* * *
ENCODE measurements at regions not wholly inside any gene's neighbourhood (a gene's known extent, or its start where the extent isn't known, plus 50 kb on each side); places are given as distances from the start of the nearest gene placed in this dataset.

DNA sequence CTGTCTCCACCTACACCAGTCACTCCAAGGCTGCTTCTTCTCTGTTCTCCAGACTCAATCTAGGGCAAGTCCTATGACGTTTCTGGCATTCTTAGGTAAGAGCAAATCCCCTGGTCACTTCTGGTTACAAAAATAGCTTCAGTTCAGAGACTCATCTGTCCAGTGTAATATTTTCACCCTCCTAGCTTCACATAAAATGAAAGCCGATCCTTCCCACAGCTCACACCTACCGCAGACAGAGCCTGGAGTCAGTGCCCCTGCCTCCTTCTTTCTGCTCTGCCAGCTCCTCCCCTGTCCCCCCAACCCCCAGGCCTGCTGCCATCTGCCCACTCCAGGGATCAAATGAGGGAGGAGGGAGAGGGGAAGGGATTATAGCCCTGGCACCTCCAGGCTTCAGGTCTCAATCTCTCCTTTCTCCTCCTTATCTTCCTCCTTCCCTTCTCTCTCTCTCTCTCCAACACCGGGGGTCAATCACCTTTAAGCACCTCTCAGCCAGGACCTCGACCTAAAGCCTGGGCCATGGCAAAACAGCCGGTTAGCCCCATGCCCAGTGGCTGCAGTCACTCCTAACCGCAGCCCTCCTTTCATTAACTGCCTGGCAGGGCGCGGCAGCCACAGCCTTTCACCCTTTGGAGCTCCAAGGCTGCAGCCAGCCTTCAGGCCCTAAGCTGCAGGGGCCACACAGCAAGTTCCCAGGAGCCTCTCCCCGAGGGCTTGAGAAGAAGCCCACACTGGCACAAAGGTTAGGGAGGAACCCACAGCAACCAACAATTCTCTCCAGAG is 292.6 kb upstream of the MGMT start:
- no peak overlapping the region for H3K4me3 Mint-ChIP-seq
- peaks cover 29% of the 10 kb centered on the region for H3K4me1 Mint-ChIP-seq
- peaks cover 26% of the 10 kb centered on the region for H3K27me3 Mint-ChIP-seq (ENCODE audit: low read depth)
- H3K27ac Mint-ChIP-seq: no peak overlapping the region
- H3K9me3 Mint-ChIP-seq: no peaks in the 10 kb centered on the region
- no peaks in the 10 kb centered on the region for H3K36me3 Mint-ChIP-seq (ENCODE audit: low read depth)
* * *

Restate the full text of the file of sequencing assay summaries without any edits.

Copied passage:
ENCODE measurements at regions not wholly inside any gene's neighbourhood (a gene's known extent, or its start where the extent isn't known, plus 50 kb on each side); places are given as distances from the start of the nearest gene placed in this dataset.

DNA sequence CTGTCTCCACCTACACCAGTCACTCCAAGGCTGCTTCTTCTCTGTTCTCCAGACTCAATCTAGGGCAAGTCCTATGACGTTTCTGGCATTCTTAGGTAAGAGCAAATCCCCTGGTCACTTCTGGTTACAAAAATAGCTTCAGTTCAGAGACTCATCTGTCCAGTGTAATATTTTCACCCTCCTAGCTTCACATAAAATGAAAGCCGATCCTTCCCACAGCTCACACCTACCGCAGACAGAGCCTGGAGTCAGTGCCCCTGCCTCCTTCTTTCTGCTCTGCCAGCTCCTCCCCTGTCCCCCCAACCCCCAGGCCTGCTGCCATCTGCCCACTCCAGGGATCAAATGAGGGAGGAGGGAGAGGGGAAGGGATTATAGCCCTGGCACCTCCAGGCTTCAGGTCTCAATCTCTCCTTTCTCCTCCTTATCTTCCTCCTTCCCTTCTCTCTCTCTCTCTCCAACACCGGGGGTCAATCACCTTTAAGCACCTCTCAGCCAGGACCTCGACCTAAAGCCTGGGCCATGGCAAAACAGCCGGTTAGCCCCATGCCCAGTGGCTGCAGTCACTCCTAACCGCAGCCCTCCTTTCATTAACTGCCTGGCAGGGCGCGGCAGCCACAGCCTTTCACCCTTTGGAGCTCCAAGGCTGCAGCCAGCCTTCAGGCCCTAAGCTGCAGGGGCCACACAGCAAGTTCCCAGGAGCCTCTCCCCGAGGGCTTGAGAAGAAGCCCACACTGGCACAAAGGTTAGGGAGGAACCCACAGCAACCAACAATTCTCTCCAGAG is 292.6 kb upstream of the MGMT start:
- no peak overlapping the region for H3K4me3 Mint-ChIP-seq
- peaks cover 29% of the 10 kb centered on the region for H3K4me1 Mint-ChIP-seq
- peaks cover 26% of the 10 kb centered on the region for H3K27me3 Mint-ChIP-seq (ENCODE audit: low read depth)
- H3K27ac Mint-ChIP-seq: no peak overlapping the region
- H3K9me3 Mint-ChIP-seq: no peaks in the 10 kb centered on the region
- no peaks in the 10 kb centered on the region for H3K36me3 Mint-ChIP-seq (ENCODE audit: low read depth)